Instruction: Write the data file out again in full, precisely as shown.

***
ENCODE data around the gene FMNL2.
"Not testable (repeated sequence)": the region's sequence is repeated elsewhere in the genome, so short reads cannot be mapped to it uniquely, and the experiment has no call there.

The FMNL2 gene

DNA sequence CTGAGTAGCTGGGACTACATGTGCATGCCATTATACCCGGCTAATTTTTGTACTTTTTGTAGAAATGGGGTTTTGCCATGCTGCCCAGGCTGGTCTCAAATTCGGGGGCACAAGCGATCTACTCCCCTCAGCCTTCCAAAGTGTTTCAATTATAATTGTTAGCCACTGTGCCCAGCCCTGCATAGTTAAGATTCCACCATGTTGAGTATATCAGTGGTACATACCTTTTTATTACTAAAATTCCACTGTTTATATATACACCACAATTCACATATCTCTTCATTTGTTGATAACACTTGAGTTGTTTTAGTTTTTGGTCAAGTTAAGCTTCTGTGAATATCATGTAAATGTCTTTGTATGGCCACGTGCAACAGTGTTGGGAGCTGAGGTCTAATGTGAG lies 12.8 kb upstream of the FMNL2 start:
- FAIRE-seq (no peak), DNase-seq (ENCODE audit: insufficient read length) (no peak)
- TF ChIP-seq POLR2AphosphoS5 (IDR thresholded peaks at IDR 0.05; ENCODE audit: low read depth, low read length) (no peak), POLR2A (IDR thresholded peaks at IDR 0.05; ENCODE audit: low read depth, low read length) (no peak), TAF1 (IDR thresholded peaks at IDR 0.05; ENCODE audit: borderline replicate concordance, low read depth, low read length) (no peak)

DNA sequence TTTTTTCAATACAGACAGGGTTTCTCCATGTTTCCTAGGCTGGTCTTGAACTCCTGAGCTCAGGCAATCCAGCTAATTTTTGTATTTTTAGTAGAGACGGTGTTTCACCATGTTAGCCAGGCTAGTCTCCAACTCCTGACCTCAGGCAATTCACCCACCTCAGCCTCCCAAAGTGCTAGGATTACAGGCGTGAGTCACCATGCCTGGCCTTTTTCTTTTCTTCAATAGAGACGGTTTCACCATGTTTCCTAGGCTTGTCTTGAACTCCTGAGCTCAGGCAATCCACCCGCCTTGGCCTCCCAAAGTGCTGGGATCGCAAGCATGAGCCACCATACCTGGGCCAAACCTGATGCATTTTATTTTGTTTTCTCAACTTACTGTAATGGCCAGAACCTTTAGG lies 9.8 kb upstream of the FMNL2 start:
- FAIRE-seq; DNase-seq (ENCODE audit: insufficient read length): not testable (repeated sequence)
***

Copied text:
ENCODE data around the gene FMNL2.
"Not testable (repeated sequence)": the region's sequence is repeated elsewhere in the genome, so short reads cannot be mapped to it uniquely, and the experiment has no call there.

The FMNL2 gene

DNA sequence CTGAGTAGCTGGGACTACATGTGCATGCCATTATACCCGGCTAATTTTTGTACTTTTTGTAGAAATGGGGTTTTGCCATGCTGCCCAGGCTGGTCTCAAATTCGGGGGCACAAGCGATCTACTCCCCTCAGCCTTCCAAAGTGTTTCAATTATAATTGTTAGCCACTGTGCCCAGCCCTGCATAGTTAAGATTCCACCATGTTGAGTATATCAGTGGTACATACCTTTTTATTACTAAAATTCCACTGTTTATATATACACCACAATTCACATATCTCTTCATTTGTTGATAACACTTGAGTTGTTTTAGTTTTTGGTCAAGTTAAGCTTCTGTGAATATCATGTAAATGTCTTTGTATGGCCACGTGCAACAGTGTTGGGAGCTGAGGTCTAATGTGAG lies 12.8 kb upstream of the FMNL2 start:
- FAIRE-seq (no peak), DNase-seq (ENCODE audit: insufficient read length) (no peak)
- TF ChIP-seq POLR2AphosphoS5 (IDR thresholded peaks at IDR 0.05; ENCODE audit: low read depth, low read length) (no peak), POLR2A (IDR thresholded peaks at IDR 0.05; ENCODE audit: low read depth, low read length) (no peak), TAF1 (IDR thresholded peaks at IDR 0.05; ENCODE audit: borderline replicate concordance, low read depth, low read length) (no peak)

DNA sequence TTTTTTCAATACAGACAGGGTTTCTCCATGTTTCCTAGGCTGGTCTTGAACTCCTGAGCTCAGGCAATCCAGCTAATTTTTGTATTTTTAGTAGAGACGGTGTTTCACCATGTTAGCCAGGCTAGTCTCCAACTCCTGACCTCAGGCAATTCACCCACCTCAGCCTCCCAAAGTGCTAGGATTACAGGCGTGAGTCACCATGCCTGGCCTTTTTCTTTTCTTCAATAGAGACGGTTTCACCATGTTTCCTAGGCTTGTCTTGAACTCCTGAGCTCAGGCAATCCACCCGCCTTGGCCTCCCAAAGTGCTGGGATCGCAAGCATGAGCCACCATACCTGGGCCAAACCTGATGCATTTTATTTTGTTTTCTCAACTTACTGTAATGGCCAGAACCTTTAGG lies 9.8 kb upstream of the FMNL2 start:
- FAIRE-seq; DNase-seq (ENCODE audit: insufficient read length): not testable (repeated sequence)